In some circumstances, seeking pet-care assistance may be a sufficient option, especially if your parent still has some independence and only needs help with certain tasks while aging at home. But, it’s still important to plan for the long term. If you are able and willing to take your loved one’s pet in, convey that to your parent. This may give them the peace of mind that their beloved pet will be in good hands with a loving member of the family.

It’s important to plan ahead, even if your parent decides to keep their pet for now. Have an honest conversation with your loved one about the future and what they hope for their pet when they’re no longer able to provide care. This way, the most ideal options can be determined in advance and indicated in estate planning documents.

Estate Planning to Ensure Your Loved One’s Pet Is Well Loved

Where would your pets go if something happened to you? Who would take care of them, and how would their costs be covered? Much like planning for minor children, before any of the financial considerations are addressed, you have to feel comfortable with the selection of your caregiver, so be sure to talk to them ahead of time. The considerations below are important when creating a plan to ensure your pets will be properly cared for when you are unable to do so yourself. The answer to these questions should be among the things you should indicate in your Pet Trust, if you choose to have one, and/or estate planning documents.

  • Do any of your pets have unique care requirements (i.e., health concerns, unusual behaviors, etc.) that require special planning?
  • Who will be responsible for providing daily care?
  • Where do you want your pets to live — at your home, with a friend or loved one, or at a sanctuary?
  • What financial resources will you provide to ensure your pets are adequately provided for?
  • Who will be responsible for the oversight and administration of the assets left for the benefit of your pets?

Consider how much money would be enough for pet care. Think about how much you spend to care for your pets now. Do the math for how long that breed usually lives (adding a few years, in case your pet hopefully lives a longer life), and then add a little more to provide a cushion in the event your pet has an unusually expensive illness.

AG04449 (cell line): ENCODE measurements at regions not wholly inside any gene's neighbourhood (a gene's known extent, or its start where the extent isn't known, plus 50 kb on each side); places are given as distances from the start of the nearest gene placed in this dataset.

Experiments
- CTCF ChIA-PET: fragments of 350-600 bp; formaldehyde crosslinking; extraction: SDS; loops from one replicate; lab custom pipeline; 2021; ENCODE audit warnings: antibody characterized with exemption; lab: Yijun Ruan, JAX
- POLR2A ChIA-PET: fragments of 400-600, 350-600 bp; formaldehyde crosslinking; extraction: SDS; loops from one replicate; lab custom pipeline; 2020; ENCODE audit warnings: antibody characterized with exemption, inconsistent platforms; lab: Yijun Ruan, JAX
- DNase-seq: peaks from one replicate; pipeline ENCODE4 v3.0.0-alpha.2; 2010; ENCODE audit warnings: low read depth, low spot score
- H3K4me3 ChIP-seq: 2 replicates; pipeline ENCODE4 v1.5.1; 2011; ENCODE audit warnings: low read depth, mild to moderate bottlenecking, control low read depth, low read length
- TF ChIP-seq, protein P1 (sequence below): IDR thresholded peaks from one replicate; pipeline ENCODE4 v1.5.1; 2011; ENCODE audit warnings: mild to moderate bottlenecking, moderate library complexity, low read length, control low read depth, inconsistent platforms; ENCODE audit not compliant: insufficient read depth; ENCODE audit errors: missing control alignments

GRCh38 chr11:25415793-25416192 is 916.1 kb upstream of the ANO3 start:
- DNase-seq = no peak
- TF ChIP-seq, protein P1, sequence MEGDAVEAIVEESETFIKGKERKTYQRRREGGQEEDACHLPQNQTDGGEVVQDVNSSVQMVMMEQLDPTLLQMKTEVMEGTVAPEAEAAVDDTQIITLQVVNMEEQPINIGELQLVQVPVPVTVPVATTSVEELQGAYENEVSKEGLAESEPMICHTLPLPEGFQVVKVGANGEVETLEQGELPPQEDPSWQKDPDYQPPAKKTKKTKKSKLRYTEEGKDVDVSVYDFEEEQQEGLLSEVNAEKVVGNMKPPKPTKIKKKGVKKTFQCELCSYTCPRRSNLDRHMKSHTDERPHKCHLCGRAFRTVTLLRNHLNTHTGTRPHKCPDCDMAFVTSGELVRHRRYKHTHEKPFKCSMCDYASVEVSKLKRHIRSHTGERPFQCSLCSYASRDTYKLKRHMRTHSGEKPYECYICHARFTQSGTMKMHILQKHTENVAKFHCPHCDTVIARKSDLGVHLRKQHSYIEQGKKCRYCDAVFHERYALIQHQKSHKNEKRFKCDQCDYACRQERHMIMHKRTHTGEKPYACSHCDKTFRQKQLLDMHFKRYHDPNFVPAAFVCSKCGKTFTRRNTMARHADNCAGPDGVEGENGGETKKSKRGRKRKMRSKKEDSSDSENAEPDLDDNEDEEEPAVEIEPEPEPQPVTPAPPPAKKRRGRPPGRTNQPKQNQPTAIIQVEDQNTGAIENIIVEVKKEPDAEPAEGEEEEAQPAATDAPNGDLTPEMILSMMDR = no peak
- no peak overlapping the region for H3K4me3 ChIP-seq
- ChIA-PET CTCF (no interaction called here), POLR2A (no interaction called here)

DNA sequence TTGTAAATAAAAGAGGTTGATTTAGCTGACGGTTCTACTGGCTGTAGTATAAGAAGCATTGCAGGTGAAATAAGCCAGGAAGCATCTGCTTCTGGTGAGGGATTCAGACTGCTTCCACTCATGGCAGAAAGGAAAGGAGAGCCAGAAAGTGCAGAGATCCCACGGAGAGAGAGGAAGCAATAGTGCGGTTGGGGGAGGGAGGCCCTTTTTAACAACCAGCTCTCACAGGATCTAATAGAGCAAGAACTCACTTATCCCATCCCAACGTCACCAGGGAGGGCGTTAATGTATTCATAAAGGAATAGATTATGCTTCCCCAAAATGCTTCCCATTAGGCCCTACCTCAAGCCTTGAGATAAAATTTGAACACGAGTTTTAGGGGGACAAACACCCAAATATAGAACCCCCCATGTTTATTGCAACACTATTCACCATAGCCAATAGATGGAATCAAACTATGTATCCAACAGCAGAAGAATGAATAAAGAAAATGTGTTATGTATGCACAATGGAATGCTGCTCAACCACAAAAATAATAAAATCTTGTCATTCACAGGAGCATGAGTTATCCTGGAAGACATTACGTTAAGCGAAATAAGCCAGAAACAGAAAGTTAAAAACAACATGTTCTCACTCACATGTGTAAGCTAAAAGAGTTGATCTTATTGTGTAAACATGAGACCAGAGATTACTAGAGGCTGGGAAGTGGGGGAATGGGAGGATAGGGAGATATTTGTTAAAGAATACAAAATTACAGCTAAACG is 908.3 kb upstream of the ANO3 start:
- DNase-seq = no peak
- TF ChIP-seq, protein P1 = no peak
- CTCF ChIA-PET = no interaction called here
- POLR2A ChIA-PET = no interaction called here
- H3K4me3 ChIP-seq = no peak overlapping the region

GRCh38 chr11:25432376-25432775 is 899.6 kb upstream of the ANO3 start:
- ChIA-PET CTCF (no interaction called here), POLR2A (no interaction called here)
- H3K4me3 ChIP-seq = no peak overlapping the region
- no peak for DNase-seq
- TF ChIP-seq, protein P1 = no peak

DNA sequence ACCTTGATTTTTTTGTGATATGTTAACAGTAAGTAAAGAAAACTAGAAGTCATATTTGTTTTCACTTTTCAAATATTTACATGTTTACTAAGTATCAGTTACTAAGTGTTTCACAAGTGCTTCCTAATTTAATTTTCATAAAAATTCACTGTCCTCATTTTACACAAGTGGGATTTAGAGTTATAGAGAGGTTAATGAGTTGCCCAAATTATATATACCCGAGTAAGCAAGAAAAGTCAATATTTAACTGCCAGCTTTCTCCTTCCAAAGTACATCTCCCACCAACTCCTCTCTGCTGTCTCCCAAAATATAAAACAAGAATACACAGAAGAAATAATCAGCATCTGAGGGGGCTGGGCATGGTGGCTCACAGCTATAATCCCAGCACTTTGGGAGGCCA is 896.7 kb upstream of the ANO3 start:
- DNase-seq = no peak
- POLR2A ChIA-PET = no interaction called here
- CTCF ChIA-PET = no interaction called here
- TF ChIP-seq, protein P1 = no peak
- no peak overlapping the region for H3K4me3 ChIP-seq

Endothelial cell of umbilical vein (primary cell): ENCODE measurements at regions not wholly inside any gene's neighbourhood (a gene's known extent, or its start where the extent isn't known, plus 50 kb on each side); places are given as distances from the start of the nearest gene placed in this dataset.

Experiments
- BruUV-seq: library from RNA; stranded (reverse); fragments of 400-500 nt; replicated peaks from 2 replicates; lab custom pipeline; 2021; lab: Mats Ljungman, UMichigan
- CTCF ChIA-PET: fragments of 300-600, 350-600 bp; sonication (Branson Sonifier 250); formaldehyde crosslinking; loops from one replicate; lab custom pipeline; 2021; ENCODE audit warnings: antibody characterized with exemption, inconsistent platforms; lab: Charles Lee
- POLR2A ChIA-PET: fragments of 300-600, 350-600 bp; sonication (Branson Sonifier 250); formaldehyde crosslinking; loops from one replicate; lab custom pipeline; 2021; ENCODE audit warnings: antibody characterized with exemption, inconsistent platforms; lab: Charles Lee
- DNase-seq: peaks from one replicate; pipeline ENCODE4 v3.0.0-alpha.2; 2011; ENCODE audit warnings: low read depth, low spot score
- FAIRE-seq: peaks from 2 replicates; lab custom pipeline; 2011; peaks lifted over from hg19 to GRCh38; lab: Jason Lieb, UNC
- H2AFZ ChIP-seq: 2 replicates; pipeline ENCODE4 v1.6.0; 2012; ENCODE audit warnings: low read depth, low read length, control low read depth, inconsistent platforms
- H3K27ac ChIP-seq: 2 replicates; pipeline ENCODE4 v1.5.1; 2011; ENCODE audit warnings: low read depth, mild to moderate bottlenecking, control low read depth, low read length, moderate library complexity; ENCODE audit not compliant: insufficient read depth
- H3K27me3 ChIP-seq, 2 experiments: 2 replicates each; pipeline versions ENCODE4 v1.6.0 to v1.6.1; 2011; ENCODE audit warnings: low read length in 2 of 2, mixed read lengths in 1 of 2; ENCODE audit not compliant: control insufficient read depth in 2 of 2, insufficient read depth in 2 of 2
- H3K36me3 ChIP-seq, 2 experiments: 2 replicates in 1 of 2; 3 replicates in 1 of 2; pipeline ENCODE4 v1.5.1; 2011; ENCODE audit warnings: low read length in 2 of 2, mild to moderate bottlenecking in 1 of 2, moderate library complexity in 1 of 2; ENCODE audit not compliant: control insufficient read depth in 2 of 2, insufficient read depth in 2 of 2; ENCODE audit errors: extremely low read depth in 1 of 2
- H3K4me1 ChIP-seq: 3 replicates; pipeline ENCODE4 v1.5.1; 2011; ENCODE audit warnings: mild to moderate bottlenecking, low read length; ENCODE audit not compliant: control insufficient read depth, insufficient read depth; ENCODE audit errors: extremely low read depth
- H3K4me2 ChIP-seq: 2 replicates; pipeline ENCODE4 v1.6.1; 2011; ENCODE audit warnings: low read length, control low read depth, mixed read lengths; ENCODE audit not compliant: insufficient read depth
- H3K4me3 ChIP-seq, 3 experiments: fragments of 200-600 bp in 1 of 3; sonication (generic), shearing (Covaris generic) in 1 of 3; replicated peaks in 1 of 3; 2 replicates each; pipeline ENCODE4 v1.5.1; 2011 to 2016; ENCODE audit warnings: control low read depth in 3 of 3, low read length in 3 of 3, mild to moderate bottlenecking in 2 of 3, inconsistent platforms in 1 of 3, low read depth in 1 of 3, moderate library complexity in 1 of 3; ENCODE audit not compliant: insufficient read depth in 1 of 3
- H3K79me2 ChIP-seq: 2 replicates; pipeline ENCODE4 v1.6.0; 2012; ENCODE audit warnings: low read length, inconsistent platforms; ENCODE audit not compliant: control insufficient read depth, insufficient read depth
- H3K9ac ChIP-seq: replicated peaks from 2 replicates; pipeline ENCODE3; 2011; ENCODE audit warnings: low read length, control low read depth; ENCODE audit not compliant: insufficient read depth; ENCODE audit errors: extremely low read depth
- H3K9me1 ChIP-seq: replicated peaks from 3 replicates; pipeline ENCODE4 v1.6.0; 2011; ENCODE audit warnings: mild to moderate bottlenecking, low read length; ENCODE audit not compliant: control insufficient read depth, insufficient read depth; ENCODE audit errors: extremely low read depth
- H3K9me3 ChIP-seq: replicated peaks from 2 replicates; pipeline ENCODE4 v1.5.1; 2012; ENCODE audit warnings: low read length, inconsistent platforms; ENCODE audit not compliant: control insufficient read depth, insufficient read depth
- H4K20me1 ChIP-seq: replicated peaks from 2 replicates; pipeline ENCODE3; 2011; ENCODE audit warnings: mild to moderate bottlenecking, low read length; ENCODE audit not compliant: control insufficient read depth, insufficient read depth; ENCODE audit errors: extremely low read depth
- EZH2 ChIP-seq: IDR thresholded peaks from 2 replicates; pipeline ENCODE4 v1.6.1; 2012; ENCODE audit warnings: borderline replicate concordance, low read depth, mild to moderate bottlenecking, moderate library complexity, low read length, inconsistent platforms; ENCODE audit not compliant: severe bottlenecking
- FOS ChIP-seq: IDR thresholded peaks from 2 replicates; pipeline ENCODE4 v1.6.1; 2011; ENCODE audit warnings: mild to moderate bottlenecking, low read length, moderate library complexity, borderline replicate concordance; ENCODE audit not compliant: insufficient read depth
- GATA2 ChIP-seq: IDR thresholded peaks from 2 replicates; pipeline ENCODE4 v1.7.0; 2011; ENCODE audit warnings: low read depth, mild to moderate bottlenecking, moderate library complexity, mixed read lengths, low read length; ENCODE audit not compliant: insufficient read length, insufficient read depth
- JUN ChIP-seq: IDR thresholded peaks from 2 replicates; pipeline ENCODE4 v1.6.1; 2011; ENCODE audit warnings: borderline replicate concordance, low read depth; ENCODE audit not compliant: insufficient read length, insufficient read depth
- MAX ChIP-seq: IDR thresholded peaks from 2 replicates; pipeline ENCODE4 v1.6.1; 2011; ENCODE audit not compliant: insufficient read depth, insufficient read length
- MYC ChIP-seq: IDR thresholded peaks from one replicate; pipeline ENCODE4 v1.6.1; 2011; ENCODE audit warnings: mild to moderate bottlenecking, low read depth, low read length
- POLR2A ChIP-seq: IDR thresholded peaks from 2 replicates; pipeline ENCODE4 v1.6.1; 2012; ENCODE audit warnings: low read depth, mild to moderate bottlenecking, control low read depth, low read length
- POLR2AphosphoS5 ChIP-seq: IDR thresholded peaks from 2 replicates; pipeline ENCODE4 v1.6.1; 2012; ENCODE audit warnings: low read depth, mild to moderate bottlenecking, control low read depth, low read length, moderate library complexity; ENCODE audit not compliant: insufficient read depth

Planning for your pets is an important part of your comprehensive estate plan. Your pets can’t take care of themselves, and they rely on you for everything. Be sure to give careful consideration to the needs of your pets as you think about the best way to provide for their lifetime care. Many of us who think of our pets as family members want to ensure that they are cared for after we become incapable of doing so. One way to fulfill this responsibility and have peace of mind is to plan ahead.

Estate Planning Is Important for Everyone

Here at the Farr Law Firm, we assist people every day in helping them plan for themselves and their loved ones, including their beloved pets. By planning in advance, each person can retain the assets it has taken a lifetime to accumulate and the peace of mind that their family’s needs will be adequately and properly addressed. If you or members of your family have not done Incapacity Planning, Estate Planning, or Long-term Care Planning, or if a loved one is beginning to need more care than you can handle, please contact us as soon as possible to make an appointment:

Estate Planning Fairfax: 703-691-1888
Estate Planning Fredericksburg: 540-479-1435
Estate Planning Rockville: 301-519-8041
Estate Planning DC: 202-587-2797

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About Evan H Farr, CELA, CAP

Evan H. Farr is a 4-time Best-Selling author in the field of Elder Law and Estate Planning. In addition to being one of approximately 500 Certified Elder Law Attorneys in the Country, Evan is one of approximately 100 members of the Council of Advanced Practitioners of the National Academy of Elder Law Attorneys and is a Charter Member of the Academy of Special Needs Planners.